Idaho’s top economist says the state’s economy may be starting to rebound, but it’s too early to know for certain, and the possible turnaround won’t help the state budget anytime soon.
Chief economist Mike Ferguson told a packed house at a City Club of Boise forum Thursday, that new numbers from the Idaho Department of Labor show non-farm employment in Idaho may start turning around. “If this holds, this is the bottom,” Ferguson said. He cautioned that the employment data aren’t final and could be revised. Ferguson also said the next round of tax revenue dollars for the state will be below expectations and that it would be months before better employment numbers boost the state budget.
Ferguson said Idaho’s economy peaked in August 2007, but said since then the state “has been dramatically impacted by this thing we call ‘The Great Recession.’” He identified three business sectors that dragged down the state: electronics, wood products, and construction. He said all three sectors were a much bigger percentage of the Idaho economy than in the rest of the country, and all three suffered worse during the economic downturn of the past few years. But Ferguson said there are hints of optimism now, such as the lack of additional layoffs at Boise-based Micron Technology.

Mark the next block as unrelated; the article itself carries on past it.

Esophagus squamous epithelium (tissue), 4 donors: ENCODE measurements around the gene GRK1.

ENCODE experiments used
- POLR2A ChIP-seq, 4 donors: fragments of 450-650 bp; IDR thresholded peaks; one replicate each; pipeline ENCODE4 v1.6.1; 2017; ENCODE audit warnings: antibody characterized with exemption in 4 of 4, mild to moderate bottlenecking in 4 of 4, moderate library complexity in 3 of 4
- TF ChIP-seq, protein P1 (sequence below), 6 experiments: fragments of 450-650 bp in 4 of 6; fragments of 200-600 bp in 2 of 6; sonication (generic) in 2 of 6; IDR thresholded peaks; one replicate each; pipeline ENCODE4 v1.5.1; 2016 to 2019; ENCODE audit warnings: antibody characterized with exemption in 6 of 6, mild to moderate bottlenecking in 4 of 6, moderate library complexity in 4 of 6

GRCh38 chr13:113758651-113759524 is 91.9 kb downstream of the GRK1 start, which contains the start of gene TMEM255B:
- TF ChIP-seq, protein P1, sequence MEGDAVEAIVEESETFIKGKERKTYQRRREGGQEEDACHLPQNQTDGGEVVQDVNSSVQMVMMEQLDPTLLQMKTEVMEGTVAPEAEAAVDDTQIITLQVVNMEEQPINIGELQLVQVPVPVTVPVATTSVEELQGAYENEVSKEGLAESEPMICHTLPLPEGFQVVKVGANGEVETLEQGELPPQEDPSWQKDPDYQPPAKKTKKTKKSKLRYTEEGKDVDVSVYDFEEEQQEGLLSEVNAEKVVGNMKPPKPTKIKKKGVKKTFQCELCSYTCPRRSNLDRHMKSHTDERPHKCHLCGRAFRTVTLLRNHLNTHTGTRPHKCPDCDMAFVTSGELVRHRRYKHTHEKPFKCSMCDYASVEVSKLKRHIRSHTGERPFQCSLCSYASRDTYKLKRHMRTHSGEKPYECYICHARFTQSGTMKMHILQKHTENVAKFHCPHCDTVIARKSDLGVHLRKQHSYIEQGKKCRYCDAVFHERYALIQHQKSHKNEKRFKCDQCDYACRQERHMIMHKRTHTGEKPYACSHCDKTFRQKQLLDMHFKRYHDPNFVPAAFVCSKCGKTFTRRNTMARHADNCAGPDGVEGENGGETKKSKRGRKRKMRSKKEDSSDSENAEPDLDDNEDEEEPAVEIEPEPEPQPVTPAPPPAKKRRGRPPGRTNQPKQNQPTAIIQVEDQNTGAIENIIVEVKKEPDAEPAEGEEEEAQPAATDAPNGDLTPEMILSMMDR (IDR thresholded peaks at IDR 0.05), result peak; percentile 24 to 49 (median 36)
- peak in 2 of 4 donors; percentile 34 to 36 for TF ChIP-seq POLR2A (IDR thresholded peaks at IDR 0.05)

The latest numbers from Ferguson and the state labor department may soon be good news for Idaho workers, but might not be much help to Idaho lawmakers getting ready to put together the state’s next budget. Ferguson said tax revenues lag months behind employment numbers, and the state has taken in less taxes than expected for several months.
Ferguson said a full economic turnaround in Idaho depends on business in the rest of the country. But he said Idaho still has a desirable businesses climate.
Also speaking at the City Club forum was Bob Maynard, who manages investments for PERSI, the Public Employee Retirement System of Idaho. Maynard told the audience that the retirement fund for current and former public workers is back to levels it was at before stock prices tumbled last fall.
Listen to remarks by Ferguson and Maynard at the City Club website. Ferguson and Maynard also spoke with Boise State Radio's George Prentice on Monday.
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